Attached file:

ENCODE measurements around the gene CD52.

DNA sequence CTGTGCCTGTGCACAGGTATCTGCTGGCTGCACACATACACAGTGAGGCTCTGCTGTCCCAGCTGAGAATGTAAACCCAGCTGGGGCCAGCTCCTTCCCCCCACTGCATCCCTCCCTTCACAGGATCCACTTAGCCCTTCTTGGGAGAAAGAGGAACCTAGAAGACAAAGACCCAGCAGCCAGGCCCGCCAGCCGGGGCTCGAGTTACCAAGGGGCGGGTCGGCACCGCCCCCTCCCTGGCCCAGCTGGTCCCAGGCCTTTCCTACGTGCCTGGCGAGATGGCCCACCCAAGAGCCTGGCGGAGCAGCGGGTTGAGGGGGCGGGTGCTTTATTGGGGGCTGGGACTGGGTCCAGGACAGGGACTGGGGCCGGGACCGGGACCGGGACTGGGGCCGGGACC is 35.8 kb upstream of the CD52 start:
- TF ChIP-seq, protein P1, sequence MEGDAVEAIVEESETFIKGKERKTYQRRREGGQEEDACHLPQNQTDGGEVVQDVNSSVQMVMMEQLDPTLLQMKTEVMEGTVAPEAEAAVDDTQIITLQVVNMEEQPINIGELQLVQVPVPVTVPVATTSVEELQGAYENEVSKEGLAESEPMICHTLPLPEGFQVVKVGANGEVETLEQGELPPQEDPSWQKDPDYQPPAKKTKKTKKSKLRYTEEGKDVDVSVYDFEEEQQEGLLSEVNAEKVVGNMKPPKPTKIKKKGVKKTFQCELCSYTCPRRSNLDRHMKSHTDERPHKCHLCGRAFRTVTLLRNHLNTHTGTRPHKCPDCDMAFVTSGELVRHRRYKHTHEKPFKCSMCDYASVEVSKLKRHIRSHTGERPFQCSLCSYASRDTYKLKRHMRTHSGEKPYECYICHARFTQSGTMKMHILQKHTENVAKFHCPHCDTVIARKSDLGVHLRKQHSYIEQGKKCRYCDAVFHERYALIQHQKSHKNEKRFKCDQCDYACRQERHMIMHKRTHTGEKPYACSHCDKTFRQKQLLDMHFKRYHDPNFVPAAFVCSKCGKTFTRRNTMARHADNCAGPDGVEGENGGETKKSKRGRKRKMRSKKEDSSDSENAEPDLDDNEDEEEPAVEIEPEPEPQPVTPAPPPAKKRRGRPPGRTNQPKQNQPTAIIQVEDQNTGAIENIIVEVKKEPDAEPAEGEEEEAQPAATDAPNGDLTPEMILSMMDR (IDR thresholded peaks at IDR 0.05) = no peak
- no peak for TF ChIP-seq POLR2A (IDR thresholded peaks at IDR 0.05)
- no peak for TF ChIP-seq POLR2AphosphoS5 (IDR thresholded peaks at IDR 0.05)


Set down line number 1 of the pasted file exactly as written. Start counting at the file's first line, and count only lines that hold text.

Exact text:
ENCODE measurements around the gene CD52.